It's in His Blood Texas's Chris Owens has the same urge to excel that his great uncle Jesse had

Jan. 22, 2001
Jan. 22, 2001

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Jan. 22, 2001

It's in His Blood Texas's Chris Owens has the same urge to excel that his great uncle Jesse had

Each time Texas junior forward Chris Owens steps to the free
throw line, he taps his nose with his left thumb. Owens adopted
the gesture this season after his mother, Minnie, told him that
his great uncle, Jesse, the legendary sprinter, had done the same
thing before races. "I do it as a tribute to him," Chris says.
"Hopefully, I can also do something that will make future
generations proud."

This is an article from the Jan. 22, 2001 issue Original Layout

That sense of duty is apparent in Owens's approach to life as
well as basketball. As a senior at Duncanville (Texas) High,
Owens was The Dallas Morning News player of the year, and he
signed with Tulane, for which he started 27 games as a freshman.
Seeking better competition and wanting to play closer to home,
Owens transferred to Texas after one season. Though NCAA rules
precluded Owens from appearing in games during his first season
in Austin, his dedication was noticeable immediately. "He was the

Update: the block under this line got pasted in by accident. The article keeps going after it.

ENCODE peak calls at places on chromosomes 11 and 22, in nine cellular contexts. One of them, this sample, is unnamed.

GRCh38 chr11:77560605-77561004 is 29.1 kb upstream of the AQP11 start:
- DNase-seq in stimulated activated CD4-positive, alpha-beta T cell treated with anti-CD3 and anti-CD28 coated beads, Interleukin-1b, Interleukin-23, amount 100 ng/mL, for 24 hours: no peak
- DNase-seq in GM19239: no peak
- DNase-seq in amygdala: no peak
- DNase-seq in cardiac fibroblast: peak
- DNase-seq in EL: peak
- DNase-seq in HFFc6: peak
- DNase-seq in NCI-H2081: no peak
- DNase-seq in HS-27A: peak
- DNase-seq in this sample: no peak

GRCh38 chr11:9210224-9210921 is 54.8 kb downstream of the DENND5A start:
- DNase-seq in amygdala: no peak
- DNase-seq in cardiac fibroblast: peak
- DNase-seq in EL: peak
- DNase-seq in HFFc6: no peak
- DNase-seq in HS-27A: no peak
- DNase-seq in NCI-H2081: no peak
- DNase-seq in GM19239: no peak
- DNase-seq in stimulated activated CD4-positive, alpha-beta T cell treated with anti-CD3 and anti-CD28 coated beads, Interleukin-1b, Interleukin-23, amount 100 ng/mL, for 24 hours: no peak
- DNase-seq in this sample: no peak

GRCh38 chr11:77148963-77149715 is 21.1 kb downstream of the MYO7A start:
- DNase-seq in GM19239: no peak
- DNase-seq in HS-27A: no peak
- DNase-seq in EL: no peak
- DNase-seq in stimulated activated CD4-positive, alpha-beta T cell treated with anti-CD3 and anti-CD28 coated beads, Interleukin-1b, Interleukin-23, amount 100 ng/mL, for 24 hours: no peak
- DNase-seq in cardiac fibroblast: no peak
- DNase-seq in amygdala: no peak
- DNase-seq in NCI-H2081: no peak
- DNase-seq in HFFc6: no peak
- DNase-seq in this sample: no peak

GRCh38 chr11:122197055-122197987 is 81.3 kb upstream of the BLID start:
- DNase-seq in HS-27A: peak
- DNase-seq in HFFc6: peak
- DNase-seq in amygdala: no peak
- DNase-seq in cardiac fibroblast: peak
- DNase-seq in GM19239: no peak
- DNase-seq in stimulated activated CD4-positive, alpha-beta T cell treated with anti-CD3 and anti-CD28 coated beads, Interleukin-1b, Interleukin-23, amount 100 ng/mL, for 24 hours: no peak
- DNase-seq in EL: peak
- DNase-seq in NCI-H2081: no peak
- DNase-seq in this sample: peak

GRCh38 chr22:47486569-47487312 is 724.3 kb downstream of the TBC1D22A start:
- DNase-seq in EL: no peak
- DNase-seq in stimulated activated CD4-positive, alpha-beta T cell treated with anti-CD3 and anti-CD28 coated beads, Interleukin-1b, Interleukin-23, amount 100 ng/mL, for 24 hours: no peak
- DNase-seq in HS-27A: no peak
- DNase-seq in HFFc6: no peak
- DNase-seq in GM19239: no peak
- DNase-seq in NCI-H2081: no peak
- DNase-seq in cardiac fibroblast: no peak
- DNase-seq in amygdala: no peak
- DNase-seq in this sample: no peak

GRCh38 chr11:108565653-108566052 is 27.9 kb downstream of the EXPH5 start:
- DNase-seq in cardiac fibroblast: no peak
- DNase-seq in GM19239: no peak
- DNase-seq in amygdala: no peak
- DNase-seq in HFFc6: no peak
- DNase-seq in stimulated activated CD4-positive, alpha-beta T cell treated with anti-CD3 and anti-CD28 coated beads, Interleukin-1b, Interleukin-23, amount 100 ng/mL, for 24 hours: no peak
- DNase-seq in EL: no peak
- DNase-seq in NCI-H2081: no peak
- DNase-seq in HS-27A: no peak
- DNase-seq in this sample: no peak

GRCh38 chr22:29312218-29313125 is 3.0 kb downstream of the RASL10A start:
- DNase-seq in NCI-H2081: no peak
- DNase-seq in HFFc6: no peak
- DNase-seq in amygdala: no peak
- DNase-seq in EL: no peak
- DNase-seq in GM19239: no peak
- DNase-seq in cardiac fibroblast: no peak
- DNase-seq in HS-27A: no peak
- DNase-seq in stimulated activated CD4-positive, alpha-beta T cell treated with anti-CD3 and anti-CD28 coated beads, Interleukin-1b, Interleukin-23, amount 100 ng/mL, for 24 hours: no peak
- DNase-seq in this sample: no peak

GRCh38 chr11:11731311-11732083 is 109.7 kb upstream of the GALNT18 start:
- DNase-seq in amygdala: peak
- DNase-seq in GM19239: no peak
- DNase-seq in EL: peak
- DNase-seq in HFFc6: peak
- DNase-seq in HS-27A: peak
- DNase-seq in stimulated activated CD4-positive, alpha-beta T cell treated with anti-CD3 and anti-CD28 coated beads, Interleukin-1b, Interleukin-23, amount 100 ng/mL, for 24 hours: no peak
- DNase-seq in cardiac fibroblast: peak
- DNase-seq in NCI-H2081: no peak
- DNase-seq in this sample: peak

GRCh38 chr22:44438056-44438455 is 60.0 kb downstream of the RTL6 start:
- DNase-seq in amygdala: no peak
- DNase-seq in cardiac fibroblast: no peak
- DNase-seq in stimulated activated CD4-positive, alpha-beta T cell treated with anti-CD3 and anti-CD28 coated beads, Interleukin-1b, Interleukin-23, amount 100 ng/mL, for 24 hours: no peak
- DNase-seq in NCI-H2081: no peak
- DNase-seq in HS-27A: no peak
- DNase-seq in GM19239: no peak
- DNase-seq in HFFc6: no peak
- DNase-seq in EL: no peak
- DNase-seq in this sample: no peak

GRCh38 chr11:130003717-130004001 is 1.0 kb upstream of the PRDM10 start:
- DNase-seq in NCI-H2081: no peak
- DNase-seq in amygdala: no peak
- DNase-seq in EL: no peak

only guy that year who stayed in the gym after practice," says
Longhorns coach Rick Barnes.

Now the 6'9", 245-pound Owens is one of the most explosive big
men in the country for Texas, which through Monday was 13-3. He
was among the nation's best in blocks (3.3 per game) and in
rebounding (8.4). While Barnes wryly notes that Owens "doesn't
run like Uncle Jesse," Owens's scoring has improved from 9.4
points last season to 14.0 this year.

Nonetheless, says Barnes, "our guys are still waiting for him to
really dominate." That's because the same things that motivate
Owens suffocate him at times. "Chris's biggest problem is that
he's too hard on himself," says Barnes. "He doesn't think he
should have any weaknesses."

That was evident after Owens went 1 for 11 in Texas's 70-51 win
over Texas-San Antonio on Nov. 28. The next day, when Barnes
talked to Owens about the game, Owens broke down in tears. "I
told him, 'You need to stop worrying about so many things,'"
Barnes says. "He tries to be everything to everybody."

While growing up in Akron, Owens watched his father, Rick,
succumb to multiple sclerosis at age 45. Chris, who was 15 when
his father died, remembers seeing Rick in tears one morning
after struggling for two hours to dress himself for work. Rick
spent the last two years of his life bedridden in a nursing
home, and as Chris was leaving his father's room during what
would prove to be his final visit, Rick told him, "Make sure you
take care of your mom."

A history major who hopes to go to law school after his
basketball career is over, Owens interned at an Austin law firm
during the summer of 1999. Barnes, for one, constantly tests
Owens's perspectives. When he recently overheard Owens say he
wasn't a "typical black man," the comment sparked a 2 1/2-hour
debate over what Owens meant.

Owens concedes that he needs to do a better job of accepting his
failures, but that doesn't mean he's about to abandon his
pursuit of perfection. "I'm always going to try to do better,"
he says. "I want to live life the way I feel it should be lived.
Then when it's all said and done, I can at least say I gave it
everything I had."